I was astonished by a letter I received this week from Theresa Villiers, railway Minister. It seemed to say welcome to the EUSR, as Bob would write. It invited me as an MP to make all sorts of representations at various periods over the next two and half years, as the heavily nationalised and subsidised railway industry moves towards a detailed “Delivery Plan”. This new plan is scheduled for 31 March 2014. Perhaps they hope that the long delays in the schedule mean it will eventually arrive on time.
They have published this week their draft “Initial Industry Plan” for railway “Control Period CP5”. Maybe you missed the previous versions for other control periods, but you do need to know about this one! They are, of course, after a load of your money. Even allowing for all the efficiency gains and “cuts” being demanded by Ministers, the industry comfortably expects just under £3billion of annual subsidy in 2014-15, after years of higher levels of subsidy in the meantime.
You will be pleased to know that this Initial Plan “will inform the development of the Government’s High Level Output Specification (HLOS) and Statement of Funds available (SoFa)(sic).” This leads us seamlessly and easily into the “Periodic Review Process 2013”, another useful bureaucratic siding, which will make possible “the definition of possible CP5 enhancements”. I think that means they are looking to increase spending in due course.
All this work will be overseen by the “Planning Oversight Group”. This is not given the mnemonic POG, though the ever active Office of Rail Regulator is affectionately known throughout as ORR. All these bodies crawling through the interstices of the plan will of course be governed by the money down the sofa, as it will be the money that determines it.
Not to put too much gloss on it, we are told that “our current expectation is that the HLOS (remember that? – see above) will set outputs to be achieved, rather than listing the improvements needed to deliver them”. Just to make sure that all bureaucratic bases have been covered two HLOSs (sic) will be drawn up . We will remain in the dark about which specific new projects have the green light.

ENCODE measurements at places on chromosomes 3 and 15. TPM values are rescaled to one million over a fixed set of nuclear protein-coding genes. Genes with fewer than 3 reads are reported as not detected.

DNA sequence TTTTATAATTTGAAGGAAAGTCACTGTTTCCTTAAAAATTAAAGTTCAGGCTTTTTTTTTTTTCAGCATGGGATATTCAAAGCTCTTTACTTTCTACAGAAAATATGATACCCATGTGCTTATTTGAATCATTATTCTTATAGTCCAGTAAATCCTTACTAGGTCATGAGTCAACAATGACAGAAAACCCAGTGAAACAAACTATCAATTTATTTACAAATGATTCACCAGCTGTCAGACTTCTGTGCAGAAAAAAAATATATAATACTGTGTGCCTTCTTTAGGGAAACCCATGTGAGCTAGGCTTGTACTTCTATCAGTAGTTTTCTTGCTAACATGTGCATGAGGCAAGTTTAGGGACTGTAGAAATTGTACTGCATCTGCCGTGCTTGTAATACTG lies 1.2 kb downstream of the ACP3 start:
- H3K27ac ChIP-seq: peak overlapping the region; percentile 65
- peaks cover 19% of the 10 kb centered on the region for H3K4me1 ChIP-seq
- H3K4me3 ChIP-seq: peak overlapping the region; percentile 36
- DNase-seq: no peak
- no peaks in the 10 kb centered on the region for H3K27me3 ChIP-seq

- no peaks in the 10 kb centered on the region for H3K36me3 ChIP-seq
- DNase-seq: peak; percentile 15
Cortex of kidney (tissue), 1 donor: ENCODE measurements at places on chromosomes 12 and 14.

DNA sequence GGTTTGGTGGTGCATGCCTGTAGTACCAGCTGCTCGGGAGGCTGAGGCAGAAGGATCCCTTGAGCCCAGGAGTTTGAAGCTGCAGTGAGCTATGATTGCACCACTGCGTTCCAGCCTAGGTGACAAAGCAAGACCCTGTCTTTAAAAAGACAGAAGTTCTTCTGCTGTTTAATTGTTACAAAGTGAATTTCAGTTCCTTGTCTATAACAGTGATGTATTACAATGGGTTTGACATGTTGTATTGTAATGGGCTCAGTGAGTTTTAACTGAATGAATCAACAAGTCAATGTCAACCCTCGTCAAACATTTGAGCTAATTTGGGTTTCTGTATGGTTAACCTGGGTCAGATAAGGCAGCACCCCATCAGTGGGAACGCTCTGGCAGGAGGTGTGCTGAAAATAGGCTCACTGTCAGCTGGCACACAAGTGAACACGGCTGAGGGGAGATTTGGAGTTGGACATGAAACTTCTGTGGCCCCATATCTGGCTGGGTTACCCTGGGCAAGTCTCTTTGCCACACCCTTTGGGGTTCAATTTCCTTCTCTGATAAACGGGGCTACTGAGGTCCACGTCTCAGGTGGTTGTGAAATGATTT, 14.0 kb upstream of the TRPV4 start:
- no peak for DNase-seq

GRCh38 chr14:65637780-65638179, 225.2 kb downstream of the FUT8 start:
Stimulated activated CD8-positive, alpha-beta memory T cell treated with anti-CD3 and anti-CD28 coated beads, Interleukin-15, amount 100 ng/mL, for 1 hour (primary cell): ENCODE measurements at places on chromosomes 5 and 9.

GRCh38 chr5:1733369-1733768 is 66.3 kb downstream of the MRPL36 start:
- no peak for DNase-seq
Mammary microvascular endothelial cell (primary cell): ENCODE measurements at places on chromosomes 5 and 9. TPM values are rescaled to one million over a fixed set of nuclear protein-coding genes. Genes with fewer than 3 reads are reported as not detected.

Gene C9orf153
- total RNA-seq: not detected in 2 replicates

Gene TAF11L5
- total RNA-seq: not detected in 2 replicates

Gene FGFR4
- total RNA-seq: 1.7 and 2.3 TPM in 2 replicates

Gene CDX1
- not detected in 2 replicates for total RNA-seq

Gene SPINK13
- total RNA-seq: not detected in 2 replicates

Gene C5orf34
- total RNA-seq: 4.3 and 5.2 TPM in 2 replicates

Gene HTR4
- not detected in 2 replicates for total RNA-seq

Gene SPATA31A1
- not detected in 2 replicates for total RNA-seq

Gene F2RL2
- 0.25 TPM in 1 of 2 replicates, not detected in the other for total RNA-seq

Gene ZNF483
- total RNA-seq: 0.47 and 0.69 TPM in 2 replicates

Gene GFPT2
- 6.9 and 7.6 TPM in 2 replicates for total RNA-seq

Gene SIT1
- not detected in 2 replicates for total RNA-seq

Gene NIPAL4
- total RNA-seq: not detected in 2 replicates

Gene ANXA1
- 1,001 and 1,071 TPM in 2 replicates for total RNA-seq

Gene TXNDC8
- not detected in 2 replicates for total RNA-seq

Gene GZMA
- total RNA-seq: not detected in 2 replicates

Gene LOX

Readers will be delighted to know that after a further summer holiday all this work will lead directly to the Network Rail Strategic Business Plan. Following more consultations on the June 2013 “Draft determination”, we will get to our intermediate station, the Final determination, by 1 April 2014. There’s a bold timetable for you.
On 31 March 2014, we will be the proud possessors of a Detailed delivery Plan.
I am amazed that an intelligent Minister put her name to this nonsense. No wonder the railways lose a fortune, if that is the way they proceed to try to make a few decisions about their capital spending priorities and how they should control their costs.
The IIP does contain some revealing facts that have slipped in. Their climate bar chart shows they regard 6 winters since 2002-3 as abnormally cold. They tell us they put 3 million tonnes of CO2 into the atmosphere each year. They claim that their travellers put out 53 g of CO2 for every mile travelled, compared to 148 g by bus travellers and 127 g by car travellers. Their fuel costs are quite low because they of course get a special deal on fuel duties. They do not count this as part of their subsidy.
The plans show that if all goes well Network Rail will have a massive £30 billion of net debt by 2014-15. If we are lucky it will have added under £20 billion to the national debt for its subsidy payments 2010-2015. As the Transport Secretary has himself pointed out, high speed inter city travel is mainly used by the better off, who will benefit from this largesse.
When it comes to railway spending, different rules seem to apply. The railways will be important contributors to continuing large public sector deficits, as they speed to ever larger borrowings secured against the promise of future subsidies from taxpayers. We will look at how you could run a bigger and better railway with less subsidy in a future post.